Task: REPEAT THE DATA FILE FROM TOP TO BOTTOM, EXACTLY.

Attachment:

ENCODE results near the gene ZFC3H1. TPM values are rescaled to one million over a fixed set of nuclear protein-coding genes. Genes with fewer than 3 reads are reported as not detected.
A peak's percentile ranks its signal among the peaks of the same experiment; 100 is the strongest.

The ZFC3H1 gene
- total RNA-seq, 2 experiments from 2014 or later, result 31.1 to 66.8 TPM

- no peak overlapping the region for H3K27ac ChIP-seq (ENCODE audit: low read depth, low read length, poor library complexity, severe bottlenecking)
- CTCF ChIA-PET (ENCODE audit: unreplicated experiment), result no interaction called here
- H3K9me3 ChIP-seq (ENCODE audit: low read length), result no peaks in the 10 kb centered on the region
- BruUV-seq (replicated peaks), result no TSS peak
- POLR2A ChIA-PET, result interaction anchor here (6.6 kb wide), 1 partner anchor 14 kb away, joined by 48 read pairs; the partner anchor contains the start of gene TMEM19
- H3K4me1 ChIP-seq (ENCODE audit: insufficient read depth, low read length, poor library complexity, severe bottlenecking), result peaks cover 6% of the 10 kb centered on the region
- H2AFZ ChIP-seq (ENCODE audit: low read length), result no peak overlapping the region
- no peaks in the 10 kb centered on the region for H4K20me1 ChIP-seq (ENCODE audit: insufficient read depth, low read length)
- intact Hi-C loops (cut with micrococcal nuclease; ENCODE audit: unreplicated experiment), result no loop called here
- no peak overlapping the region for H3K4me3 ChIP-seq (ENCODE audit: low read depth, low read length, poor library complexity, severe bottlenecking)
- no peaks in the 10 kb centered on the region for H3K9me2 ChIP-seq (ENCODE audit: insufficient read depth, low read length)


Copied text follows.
ENCODE results near the gene ZFC3H1. TPM values are rescaled to one million over a fixed set of nuclear protein-coding genes. Genes with fewer than 3 reads are reported as not detected.
A peak's percentile ranks its signal among the peaks of the same experiment; 100 is the strongest.

The ZFC3H1 gene
- total RNA-seq, 2 experiments from 2014 or later, result 31.1 to 66.8 TPM

- no peak overlapping the region for H3K27ac ChIP-seq (ENCODE audit: low read depth, low read length, poor library complexity, severe bottlenecking)
- CTCF ChIA-PET (ENCODE audit: unreplicated experiment), result no interaction called here
- H3K9me3 ChIP-seq (ENCODE audit: low read length), result no peaks in the 10 kb centered on the region
- BruUV-seq (replicated peaks), result no TSS peak
- POLR2A ChIA-PET, result interaction anchor here (6.6 kb wide), 1 partner anchor 14 kb away, joined by 48 read pairs; the partner anchor contains the start of gene TMEM19
- H3K4me1 ChIP-seq (ENCODE audit: insufficient read depth, low read length, poor library complexity, severe bottlenecking), result peaks cover 6% of the 10 kb centered on the region
- H2AFZ ChIP-seq (ENCODE audit: low read length), result no peak overlapping the region
- no peaks in the 10 kb centered on the region for H4K20me1 ChIP-seq (ENCODE audit: insufficient read depth, low read length)
- intact Hi-C loops (cut with micrococcal nuclease; ENCODE audit: unreplicated experiment), result no loop called here
- no peak overlapping the region for H3K4me3 ChIP-seq (ENCODE audit: low read depth, low read length, poor library complexity, severe bottlenecking)
- no peaks in the 10 kb centered on the region for H3K9me2 ChIP-seq (ENCODE audit: insufficient read depth, low read length)